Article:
The familiar voice on the other line didn't offer advice.
He rarely did, explicitly.
As Greg Byrne spoke, the man simply listened.
The Arizona Wildcats athletic director knew he wanted Rich Rodriguez for his football coaching vacancy. But he could wait another week and interview any coach whose regular season had ended.
Do that, though, and he risked another school pouncing on his candidate.
It was a big decision, and Byrne was struggling. More than anyone else on campus, football coaches can get athletic directors praised, promoted or fired. Sometimes all three.
The voice on the other line turned his question back on Byrne: Why did you fire Mike Stoops during the season?
Both men knew the answer: to get ahead of the marketplace.
"Well," the man on the phone said, "that just answered your question."
Bill Byrne, Greg's father and and a longtime athletic director, always knew the right thing to say.
Greg offered Rodriguez the job the next day.
"Born to do this"
Bill, 67, retired six months later and signed for his first library card since college.
He ended a 10-year stint at Texas A&M that began after 10 years at Nebraska and eight as the boss at Oregon.
Friends come and go, Bill joked, but enemies accumulate. In college sports, a decade is a century.
Greg, 40, sat in the crowd at the May announcement and thought back to his dad's introduction at Oregon 28 years ago.
"Basically, my whole life," Byrne said. "It was almost surreal."
Greg wanted to be an athletic director because of his dad.
In third grade at Flying Hills Elementary outside San Diego, he wrote a report that said athletic directors "talk on the phone and go to lunch every day," and that it sounded fun.
"He never wanted to be anything else," his mom, Marilyn, said. "We all feel our yearnings, and those yearnings change as we age, most of the time.
"For him, his yearnings never changed."
As a boy, Greg painted parking space bumpers for Ducks donors in the Oregon summer sun. He lugged sod when the UO remade its old baseball field into a softball complex.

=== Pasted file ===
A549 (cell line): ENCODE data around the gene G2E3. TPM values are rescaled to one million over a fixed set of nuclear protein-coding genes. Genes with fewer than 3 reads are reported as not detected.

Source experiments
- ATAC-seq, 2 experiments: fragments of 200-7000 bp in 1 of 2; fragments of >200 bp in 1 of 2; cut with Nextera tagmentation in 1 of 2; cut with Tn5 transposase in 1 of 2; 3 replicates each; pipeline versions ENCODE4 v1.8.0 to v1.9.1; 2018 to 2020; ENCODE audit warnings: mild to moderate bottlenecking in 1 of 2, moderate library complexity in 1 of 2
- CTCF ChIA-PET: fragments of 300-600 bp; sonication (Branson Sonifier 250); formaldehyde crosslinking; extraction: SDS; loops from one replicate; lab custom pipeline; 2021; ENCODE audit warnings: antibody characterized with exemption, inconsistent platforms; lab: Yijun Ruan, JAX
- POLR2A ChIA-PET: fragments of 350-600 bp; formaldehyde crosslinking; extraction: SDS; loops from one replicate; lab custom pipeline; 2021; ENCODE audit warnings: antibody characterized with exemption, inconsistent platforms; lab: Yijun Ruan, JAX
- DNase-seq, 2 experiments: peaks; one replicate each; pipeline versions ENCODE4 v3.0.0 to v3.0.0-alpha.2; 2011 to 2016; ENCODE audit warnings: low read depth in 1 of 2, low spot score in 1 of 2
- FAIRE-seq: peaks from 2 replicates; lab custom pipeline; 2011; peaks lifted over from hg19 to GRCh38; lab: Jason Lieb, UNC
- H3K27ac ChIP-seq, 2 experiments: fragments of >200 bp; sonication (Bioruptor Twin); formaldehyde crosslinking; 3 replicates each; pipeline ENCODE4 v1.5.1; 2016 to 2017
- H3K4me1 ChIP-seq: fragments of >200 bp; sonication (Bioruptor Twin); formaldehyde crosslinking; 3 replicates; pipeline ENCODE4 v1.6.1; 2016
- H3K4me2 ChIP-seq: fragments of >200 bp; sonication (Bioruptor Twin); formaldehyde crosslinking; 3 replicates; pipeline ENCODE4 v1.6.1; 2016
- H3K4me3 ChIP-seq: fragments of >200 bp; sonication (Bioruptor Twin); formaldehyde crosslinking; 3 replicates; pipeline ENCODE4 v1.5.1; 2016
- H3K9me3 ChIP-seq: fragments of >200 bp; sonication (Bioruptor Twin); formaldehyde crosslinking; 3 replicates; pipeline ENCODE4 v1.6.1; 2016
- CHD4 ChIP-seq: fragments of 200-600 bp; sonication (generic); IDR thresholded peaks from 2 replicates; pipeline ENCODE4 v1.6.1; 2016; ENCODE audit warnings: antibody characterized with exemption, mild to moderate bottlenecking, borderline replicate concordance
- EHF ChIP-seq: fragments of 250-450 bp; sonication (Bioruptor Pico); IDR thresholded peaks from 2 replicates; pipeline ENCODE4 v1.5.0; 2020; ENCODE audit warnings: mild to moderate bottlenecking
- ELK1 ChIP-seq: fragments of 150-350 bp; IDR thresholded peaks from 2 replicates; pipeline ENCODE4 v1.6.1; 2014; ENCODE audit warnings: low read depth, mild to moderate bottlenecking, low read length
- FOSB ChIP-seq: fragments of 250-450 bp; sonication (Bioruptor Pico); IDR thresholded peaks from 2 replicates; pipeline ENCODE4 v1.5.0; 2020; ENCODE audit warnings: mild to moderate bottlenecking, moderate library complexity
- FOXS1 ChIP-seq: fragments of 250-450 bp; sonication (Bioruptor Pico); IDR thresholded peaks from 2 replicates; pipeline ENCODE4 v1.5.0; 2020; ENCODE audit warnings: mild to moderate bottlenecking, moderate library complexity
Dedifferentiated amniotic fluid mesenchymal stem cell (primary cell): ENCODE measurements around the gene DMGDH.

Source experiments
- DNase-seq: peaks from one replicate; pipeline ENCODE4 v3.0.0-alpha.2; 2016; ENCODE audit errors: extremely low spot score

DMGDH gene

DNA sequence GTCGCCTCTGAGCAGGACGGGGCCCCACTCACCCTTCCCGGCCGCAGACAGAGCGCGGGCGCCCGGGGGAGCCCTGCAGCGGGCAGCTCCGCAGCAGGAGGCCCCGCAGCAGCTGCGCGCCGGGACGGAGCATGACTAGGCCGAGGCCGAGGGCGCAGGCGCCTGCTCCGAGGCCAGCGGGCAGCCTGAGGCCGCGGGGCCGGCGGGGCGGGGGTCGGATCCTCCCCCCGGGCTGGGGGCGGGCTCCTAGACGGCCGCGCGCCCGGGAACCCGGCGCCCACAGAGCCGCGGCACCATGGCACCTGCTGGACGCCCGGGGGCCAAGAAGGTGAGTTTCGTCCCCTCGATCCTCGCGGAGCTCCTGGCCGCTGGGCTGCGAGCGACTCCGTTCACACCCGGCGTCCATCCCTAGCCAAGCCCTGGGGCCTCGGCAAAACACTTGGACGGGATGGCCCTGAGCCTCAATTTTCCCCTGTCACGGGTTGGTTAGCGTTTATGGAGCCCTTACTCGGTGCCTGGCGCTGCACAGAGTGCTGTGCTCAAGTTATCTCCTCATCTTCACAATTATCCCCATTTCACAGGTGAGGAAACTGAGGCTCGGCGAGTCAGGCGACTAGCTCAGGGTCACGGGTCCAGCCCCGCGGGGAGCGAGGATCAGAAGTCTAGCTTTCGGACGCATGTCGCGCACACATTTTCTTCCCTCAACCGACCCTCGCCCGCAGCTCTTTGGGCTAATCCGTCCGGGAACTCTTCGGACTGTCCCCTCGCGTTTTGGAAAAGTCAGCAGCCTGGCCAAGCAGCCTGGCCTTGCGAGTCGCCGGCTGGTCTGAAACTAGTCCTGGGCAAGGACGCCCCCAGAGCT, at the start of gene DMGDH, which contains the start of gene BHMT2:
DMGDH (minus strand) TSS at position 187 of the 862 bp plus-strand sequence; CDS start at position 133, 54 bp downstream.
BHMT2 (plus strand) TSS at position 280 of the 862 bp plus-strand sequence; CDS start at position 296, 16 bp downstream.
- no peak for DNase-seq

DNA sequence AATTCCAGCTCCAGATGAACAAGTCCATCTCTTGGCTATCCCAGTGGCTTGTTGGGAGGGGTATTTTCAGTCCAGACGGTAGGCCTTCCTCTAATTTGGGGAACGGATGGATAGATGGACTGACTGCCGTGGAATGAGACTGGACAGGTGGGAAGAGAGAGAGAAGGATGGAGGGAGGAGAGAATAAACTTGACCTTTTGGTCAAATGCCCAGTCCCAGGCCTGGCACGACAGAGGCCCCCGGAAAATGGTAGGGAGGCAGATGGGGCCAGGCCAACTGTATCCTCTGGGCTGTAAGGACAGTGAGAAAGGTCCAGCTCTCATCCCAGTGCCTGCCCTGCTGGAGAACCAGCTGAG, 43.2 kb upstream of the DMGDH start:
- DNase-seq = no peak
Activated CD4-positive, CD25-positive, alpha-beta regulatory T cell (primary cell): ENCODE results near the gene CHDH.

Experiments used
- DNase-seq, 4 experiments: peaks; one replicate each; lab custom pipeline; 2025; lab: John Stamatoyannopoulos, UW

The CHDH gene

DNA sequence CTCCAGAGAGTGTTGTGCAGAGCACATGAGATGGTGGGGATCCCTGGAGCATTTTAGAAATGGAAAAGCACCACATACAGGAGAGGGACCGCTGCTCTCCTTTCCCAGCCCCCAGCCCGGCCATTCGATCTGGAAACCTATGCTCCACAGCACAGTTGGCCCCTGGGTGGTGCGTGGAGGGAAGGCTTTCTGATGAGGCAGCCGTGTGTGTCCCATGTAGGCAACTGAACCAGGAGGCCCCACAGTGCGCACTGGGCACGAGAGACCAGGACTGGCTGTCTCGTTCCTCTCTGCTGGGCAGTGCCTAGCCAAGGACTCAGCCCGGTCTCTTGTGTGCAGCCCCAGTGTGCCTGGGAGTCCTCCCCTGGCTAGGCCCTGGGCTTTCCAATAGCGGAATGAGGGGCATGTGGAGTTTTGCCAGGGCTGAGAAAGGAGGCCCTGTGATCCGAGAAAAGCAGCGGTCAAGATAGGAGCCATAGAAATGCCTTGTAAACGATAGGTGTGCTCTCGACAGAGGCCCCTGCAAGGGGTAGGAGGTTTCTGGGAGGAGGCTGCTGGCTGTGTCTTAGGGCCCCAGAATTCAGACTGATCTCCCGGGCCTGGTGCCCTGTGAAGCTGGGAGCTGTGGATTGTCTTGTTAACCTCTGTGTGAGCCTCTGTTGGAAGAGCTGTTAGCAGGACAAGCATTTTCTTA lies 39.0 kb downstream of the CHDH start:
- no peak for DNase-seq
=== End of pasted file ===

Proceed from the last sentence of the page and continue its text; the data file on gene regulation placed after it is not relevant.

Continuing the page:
Like his sons Nick, 17, and Davis, 14, do today, Greg chatted up athletic department honchos at parties his parents threw on football weekends.
"You can't beat experience," Bill said. "Whether you live it directly or vicariously, you're bound to pick up things.
"He's been through hiring processes before. He's been through the termination of staff. He's been through the fundraising and planning a campaign. He was very much part of it."
At all of Greg's stops - the Fiesta Bowl, Oregon, Oregon State, Kentucky, the corporate world, Mississippi State and the UA - he never worked for his father.
"He's certainly his own man and has made remarkably good decisions," Bill said. "He grew up in this business. It's all he's ever known."
Regina Byrne, Greg's wife, said both Bill and Greg make it look effortless.
"They were born to do this," she said.
Best of mom and dad
Greg taunts his mom both during and after card games, keeping scorecards as proof of after-dinner victories on family vacations to Alaska.
"Competitive mode," Regina said. "It makes me crazy."
About 15 years ago, Marilyn - a doctor and voracious reader about leadership - gave Bill and Greg a test of their management strengths.
Competitiveness ranked near the top of both lists.
"If you don't want to win," Bill said, "you shouldn't be in this business."
The two go about it differently, said Marilyn, 67, who met Bill when they were students at Idaho State. They have two sons, Greg and Bill Jr., 43, a Visa employee in the Bay Area.
Her husband sees the world from a thinking perspective, she said.
Greg, like his mother, looks at the world first through a feeling prism.
"He has the ability to have difficult, challenging conversations and doesn't beat around the bush about them," Greg said of his dad. "I know he's highly ethical. And he cares about people.
"And my mom's the same way. Those attributes, I've tried to to emulate."
Greg is as much Marilyn as he is Bill.
"To say I don't see Bill in Greg is to completely dismiss who Greg is," Marilyn said. "He took the best from both of us."
Bill admires his son's communication skills and instincts.
"He understands culture," Bill said. "I give full credit to his mother on that. He's listened to her.
"And I listened to her, too, frankly."
It will be strange for the BCS's first concurrent father-son director tandem not to see each other's names on alphabetical rolls at conventions. Or to joke about being known as the other's dad, or son.
"We never took it for granted," Greg said.
Bill's contract at Texas A&M ran for another year, but he was ready to retire.
Bill joked that Greg was lobbying his parents to move to Tucson. Here, they could watch the next generation of Byrnes consider taking up the family business.
Like Greg before them, Nick and Davis are already engrossed in the lifestyle.
"The last thing you want to do is try to push them one way or another," Bill said. "But I enjoy talking with them about it."
Twenty-eight years after the first Byrne began to run an athletic department, another might not be far away.
"When you grow up around it and have an interest in it, I think it's just natural," Regina said. "Sometimes you're a product of your environment."